The “whistleblowers” at today’s House Oversight Committee hearing on what really happened in Benghazi, Libya last September were supposed to break the dam that would lead to President Obama’s eventual downfall, in the eyes of conservatives. Instead, these witness actually served to debunk several theories that the right-wing has pushed on Benghazi, leaving the hearing a fizzle for the GOP:
1. F-16s could have been sent to Benghazi
Part of the prevailing theory surrounding the events the night of the Benghazi attacks is that the Obama administration did not do enough militarily to respond to the crisis. Gregory Hicks — a Foreign Service Officer and the former Deputy Chief of Mission at the U.S. Embassy in Libya — claimed during his pre-hearing testimony that fighter jets could have been flown over Benghazi, preventing the second wave of the attack from occurring.
Ranking Member Rep. Elijah Cummings (D-MD) questioned that statement, asking Hicks whether he disagreed with Chairman of the Joint Chief of Staff Gen Martin Dempsey’s assessment that no air assets were in range the night of the attack. Hicks didn’t disagree, saying he was “speaking from [his] perspective” and what “veteran Libyan revolutionaries” told him, rather than Pentagon assessments.
2. Hillary Clinton signed cables denying additional security to Benghazi
House Republicans came to the conclusion in their interim report on Benghazi that former Secretary of State Hillary Clinton lied to them about what she knew and when during her testimony this January. This includes her statement that at no time was she aware of requests for additional security at the diplomatic facility in Benghazi prior to the attack.
Rep. Carolyn Maloney (D-NY) used her time to take issue with this claim, asking all three witnesses about standard protocol for cables leaving the State Department. All three agreed with Maloney, that the Secretary of State’s name is placed at the bottom of all outgoing cables and telegrams from Foggy Bottom, whether the Secretary has viewed them or not, shooting down the GOP claim.
3. A Special Forces Team that could have saved lives was told to stand down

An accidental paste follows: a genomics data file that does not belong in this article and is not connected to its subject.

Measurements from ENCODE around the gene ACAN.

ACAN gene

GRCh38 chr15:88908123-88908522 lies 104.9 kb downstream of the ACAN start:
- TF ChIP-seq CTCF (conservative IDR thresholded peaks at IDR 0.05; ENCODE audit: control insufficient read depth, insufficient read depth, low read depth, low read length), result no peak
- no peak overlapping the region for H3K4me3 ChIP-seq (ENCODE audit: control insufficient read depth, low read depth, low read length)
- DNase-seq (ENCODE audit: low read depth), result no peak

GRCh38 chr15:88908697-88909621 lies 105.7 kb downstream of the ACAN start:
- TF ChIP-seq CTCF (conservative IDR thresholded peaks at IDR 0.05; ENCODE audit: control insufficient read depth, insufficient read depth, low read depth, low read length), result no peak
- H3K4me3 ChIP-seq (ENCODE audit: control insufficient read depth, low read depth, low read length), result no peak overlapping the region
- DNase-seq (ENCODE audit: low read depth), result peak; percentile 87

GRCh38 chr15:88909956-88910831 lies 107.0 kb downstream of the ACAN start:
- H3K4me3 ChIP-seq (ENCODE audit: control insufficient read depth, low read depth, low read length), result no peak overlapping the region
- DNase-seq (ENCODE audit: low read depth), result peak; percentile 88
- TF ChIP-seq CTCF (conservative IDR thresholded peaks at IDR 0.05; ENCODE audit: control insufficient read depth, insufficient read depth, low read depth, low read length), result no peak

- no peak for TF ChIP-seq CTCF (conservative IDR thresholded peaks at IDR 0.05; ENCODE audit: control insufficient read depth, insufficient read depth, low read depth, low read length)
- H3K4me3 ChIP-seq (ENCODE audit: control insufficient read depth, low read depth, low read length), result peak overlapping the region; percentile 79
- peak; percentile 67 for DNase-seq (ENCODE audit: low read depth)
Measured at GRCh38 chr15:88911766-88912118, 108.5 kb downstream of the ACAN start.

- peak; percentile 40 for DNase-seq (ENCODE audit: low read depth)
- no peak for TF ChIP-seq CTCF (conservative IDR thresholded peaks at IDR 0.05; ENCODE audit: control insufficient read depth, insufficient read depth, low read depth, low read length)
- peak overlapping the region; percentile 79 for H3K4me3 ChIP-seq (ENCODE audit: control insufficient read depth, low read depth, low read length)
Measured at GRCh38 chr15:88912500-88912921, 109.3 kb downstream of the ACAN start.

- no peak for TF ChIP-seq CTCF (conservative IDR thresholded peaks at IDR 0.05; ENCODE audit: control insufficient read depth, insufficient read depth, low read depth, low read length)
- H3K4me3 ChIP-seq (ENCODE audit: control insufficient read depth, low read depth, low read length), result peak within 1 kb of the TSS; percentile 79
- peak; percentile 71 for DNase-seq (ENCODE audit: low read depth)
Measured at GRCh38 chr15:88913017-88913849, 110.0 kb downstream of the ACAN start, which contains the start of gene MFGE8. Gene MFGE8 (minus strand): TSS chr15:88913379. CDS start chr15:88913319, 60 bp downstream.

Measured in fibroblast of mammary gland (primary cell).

One of the most shocking reveals in the lead-up to today’s hearing was that a team of Special Forces in Tripoli were told not to deploy to Benghazi during the attack. That decision has led to an uproar on the right, including claims of dereliction of duty towards Joint Chiefs of Staff chairman Gen. Martin Dempsey for not taking actions that could have saved lives.
During questioning, Hicks confirmed that the team was ready to be deployed — not to join the fighting at the CIA annex — but “to secure the airport for the withdrawal of our personnel from Benghazi after the mortar attack.” Hicks also confirmed that it was the second such team to be readied for deployment, with the first having proceeded to Benghazi earlier. Despite the second team not deploying, the staff was all evacuated first to Tripoli, then to Germany, within 18 hours of the attack taking place.
4. The State Department’s Accountability Review Board isn’t legitimate
Republicans have been attacking the State Department’s official in-house review of the shortcomings seen before, during, and after the assault in Benghazi. That criticism prompted House Republicans to write their own report. When asked point blank about the recommendations of the Board, however, the witnesses didn’t cooperate with the GOP narrative. “Absolutely,” Eric Nordstrom, the Regional Security Officer for Libya prior to the assault in Benghazi, answered when asked if he believes implementing the recommendations would improve security. “I had an opportunity to review that along with other two committee reports. I think taken altogether, they’re fairly comprehensive and reasonable.” Hicks, when questioned, said that while he had some issues with the process by which the Board gathered its information, he demurred on criticizing the report itself.